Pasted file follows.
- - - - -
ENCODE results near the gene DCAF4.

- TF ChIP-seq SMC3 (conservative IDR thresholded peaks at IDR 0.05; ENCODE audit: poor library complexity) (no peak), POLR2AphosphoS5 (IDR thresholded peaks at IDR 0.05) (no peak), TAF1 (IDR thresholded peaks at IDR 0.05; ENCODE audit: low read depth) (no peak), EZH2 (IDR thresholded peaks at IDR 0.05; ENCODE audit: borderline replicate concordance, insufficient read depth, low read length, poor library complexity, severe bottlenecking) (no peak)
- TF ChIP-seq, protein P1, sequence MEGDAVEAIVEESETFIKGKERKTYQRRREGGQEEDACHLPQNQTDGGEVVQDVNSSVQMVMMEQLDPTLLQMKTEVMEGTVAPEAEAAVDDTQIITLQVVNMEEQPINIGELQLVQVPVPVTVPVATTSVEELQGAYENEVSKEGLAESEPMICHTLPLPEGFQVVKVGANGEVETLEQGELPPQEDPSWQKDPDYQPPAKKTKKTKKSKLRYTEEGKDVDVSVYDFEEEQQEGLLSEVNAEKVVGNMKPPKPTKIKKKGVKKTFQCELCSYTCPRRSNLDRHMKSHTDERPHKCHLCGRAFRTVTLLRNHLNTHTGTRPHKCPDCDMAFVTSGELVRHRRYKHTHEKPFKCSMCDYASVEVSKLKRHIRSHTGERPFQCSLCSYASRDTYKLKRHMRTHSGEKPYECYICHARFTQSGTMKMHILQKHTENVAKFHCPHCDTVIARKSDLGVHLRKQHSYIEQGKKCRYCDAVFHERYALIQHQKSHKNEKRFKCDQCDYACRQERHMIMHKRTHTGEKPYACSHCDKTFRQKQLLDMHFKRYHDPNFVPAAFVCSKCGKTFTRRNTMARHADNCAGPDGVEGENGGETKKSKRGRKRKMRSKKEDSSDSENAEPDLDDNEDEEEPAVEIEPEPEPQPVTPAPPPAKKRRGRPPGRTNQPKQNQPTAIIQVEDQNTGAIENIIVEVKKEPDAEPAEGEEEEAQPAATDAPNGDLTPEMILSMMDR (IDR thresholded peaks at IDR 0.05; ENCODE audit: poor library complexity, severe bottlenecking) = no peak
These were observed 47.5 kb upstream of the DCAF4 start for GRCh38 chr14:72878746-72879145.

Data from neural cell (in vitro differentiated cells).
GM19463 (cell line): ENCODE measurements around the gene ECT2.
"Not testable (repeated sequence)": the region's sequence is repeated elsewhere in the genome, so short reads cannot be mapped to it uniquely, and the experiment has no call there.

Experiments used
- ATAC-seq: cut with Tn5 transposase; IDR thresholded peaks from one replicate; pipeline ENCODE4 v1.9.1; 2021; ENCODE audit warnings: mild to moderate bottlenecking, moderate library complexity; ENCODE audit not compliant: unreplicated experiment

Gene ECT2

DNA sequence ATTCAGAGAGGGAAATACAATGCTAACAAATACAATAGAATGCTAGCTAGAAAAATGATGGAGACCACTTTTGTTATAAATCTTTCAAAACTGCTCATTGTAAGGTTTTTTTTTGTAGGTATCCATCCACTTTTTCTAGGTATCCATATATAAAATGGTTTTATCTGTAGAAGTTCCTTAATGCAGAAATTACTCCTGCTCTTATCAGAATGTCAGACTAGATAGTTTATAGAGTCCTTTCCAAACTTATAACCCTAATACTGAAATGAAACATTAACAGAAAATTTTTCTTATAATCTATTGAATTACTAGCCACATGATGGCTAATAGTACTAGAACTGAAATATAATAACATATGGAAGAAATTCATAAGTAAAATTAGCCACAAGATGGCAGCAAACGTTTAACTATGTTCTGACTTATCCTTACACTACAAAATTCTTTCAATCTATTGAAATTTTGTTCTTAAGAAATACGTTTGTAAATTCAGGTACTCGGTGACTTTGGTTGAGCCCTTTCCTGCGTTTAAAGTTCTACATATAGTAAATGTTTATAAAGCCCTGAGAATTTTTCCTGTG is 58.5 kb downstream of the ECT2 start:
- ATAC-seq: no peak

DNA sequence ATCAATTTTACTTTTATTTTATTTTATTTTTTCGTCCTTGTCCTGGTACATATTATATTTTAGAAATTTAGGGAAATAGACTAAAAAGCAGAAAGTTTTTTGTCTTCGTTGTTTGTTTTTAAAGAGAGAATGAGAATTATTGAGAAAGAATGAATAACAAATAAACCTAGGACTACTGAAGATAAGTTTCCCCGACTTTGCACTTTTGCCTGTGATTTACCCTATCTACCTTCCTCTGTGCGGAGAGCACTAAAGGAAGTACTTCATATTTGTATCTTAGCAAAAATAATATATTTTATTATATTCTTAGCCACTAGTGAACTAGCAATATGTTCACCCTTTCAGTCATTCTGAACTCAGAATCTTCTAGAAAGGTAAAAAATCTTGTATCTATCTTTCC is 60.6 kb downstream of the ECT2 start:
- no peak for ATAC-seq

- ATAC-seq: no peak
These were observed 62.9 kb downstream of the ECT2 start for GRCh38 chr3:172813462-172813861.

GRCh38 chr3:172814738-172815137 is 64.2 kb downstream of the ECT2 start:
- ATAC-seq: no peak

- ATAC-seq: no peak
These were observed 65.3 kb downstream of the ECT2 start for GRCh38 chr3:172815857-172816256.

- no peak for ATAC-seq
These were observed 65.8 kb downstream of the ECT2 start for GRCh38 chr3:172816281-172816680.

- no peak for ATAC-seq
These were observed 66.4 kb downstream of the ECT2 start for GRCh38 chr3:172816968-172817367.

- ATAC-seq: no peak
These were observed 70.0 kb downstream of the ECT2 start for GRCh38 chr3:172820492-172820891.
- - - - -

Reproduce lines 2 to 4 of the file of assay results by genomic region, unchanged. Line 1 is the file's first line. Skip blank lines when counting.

- TF ChIP-seq SMC3 (conservative IDR thresholded peaks at IDR 0.05; ENCODE audit: poor library complexity) (no peak), POLR2AphosphoS5 (IDR thresholded peaks at IDR 0.05) (no peak), TAF1 (IDR thresholded peaks at IDR 0.05; ENCODE audit: low read depth) (no peak), EZH2 (IDR thresholded peaks at IDR 0.05; ENCODE audit: borderline replicate concordance, insufficient read depth, low read length, poor library complexity, severe bottlenecking) (no peak)
- TF ChIP-seq, protein P1, sequence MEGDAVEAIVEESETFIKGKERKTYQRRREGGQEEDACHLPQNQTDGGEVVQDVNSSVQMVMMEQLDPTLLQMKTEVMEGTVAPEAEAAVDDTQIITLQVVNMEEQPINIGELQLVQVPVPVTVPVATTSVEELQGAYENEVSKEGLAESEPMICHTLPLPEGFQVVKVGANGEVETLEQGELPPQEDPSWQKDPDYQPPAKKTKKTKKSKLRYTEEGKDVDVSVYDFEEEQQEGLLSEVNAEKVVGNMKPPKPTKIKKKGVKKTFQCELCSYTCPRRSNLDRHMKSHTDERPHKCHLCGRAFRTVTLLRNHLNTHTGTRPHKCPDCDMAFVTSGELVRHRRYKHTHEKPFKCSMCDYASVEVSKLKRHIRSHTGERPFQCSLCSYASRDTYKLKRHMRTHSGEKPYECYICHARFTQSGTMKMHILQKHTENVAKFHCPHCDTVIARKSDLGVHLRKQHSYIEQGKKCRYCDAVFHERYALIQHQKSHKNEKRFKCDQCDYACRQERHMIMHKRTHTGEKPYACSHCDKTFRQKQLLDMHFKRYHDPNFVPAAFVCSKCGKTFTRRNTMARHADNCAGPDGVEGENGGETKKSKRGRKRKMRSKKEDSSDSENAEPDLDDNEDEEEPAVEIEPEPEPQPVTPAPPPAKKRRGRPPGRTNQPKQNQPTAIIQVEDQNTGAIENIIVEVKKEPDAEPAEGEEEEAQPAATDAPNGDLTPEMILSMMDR (IDR thresholded peaks at IDR 0.05; ENCODE audit: poor library complexity, severe bottlenecking) = no peak
These were observed 47.5 kb upstream of the DCAF4 start for GRCh38 chr14:72878746-72879145.